I hope my posts on Instagram might have inspired some of you mamas out there to step outside with your seedlings and share with them the beauty that is all around us, both in cities and in the countryside. I know I’ll be taking part again even if it’s just to nourish the soul. You can find more of my wildlife posts @MrsStrongman. Children remember their experiences, we all love to make memories and so this family is staying wild!

Cows go Moooooooooooo

When the farmer opens his gates to the public, grab the bull by the horns!

Open farm Sunday is a special day in the countryside calendar when farmers open their gates and let the public in! LEAF Open Farm Sunday began in 2006 and since then over 1600 farmers across the UK have flung open their gates and welcomed 2 million people onto their farms.

It is a brilliant opportunity for everyone, young or old to discover what it means to be a farmer, at first hand and to witness the fabulous work they do across the country, producing our food, caring for livestock and enhancing the countryside with all the goods and services our farmers provide.

curly sheep

Each farm will offer something different and will be based around the farm’s individual story of how they are where they are today. Activities might include a nature walk, tractor ride, demonstrations, local crafts, mini farmers market and plenty of activities for the children.

farmThis was my first year attending. Tom was working so I decided to take Freddie. His great uncle is a farmer so it’s basically in his blood…. so off we went to visit Knife Hill Farm in Winterborne Stickland. What a treat it was. Freddie loves the tractor ride, as did I! There was even a tractor simulator on site, as well as animal petting, milking demonstrations, farming machinery on display and a trusty tractor ride that was a definite highlight for the visitors. There was space for picnics and even though it felt stormy, the rain held off. It felt like a true privilege to be able to explore the farm and hear all about how they farm organically in the heart of Dorset. The farm workers were extremely passionate about their work and it was great for the children to see what happens at Knife Hill Farm, home to 400 cows who graze the grass and clover leys around the dairy. You could even sample the types of products that contain the milk produced by the farms cows. I kept thinking how great it was for the children to be able to see the journey of the milk and begin to understand a bit more about how the milk makes the transition from something that cows produce to products on the supermarket shelves.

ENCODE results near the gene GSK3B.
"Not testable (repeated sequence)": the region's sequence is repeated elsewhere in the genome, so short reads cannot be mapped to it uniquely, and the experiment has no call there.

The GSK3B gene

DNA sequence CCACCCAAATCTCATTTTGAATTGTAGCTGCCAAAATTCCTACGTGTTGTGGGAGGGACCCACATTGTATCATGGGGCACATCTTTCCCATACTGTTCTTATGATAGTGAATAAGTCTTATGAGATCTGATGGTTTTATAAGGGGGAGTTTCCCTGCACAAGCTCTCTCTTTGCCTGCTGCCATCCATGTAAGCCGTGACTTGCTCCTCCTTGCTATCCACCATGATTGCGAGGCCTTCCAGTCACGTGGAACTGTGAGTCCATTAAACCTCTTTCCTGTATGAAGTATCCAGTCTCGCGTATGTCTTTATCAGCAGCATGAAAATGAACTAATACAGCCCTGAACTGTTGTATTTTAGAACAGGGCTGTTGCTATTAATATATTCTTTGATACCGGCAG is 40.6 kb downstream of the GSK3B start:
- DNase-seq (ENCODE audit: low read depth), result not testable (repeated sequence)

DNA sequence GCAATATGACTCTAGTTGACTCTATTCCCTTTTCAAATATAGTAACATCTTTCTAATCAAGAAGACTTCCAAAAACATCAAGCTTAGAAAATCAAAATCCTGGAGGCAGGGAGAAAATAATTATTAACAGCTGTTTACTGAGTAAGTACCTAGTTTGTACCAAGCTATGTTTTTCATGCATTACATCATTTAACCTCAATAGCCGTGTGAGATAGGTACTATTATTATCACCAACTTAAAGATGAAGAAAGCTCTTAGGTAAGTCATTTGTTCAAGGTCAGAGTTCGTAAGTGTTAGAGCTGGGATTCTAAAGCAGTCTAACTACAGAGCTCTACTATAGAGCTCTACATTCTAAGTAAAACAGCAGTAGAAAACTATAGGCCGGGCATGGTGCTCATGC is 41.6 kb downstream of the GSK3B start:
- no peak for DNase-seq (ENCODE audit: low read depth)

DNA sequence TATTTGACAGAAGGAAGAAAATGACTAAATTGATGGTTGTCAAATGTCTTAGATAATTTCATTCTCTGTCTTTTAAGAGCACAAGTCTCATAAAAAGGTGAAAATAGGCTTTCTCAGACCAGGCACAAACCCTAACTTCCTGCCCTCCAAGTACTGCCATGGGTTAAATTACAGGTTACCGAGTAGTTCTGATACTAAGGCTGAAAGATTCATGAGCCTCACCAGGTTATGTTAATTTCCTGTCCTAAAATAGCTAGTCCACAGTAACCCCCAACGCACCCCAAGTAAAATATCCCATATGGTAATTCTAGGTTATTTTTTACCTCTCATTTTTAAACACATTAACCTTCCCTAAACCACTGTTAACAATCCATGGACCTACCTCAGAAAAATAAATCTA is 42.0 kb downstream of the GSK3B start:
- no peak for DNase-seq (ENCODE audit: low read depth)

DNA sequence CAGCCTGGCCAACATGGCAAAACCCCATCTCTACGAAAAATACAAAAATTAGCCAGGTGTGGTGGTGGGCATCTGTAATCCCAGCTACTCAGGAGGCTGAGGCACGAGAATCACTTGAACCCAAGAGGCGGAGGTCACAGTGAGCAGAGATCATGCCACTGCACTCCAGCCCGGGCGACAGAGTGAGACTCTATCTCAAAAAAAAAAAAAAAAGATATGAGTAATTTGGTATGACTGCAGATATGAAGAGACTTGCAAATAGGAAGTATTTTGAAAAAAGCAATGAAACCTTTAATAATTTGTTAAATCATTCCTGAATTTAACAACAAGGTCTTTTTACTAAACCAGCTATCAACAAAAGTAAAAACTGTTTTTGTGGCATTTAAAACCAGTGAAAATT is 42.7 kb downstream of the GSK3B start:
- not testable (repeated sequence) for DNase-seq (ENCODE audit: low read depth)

Open Farm Sunday runs each year so keep your eyes open in 2019 to find a great farm near you opening it’s barn doors!

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tractor ride
“Cows go MOOOOOOOOOOO!”

Wood fair fun!

An enchanting country fair exposing a creative and skillful country life.

Sunday 20th May, a beautiful day to be out and about in the countryside and attending my first wood fair up at the Living Classroom where we go to Bush Babies. It was put on by the Dorset Coppice Group who are working hard to promote their love of the woodland, share their skills and passions as well as their services. The Coppice group’s aims are:

  • to promote the coppice industry and its products to the public
  •  provide a forum for the exchange of ideas and information between members
  •  form a bridge between coppice workers, landowners and other relevant agencies
  •  provide an educational resource for schools and other groups to encourage outdoor learning in The Living Classroom 

And they also provide courses throughout the year for anyone who is interested in learning a new skill, working with wood or who would like to know more about the preservation of craftsmanship.

We arrived early and wandered around the lovely stalls of handmade wooden crafts; from toadstools, bowls, walking sticks, coat hooks and even magic wands made from wood that had been constricted by wild honeysuckle. I certainly learnt a few tricks or two. There were birds of prey perched in the shade and a beautiful working horse demonstrating his use for coppicing. What a treat.

 

 

My highlight though was being front row watching a sparring competition and as a new member of the country community it felt like an initiation! I had no idea what a spar even was before I sat down. But that was all about to change ….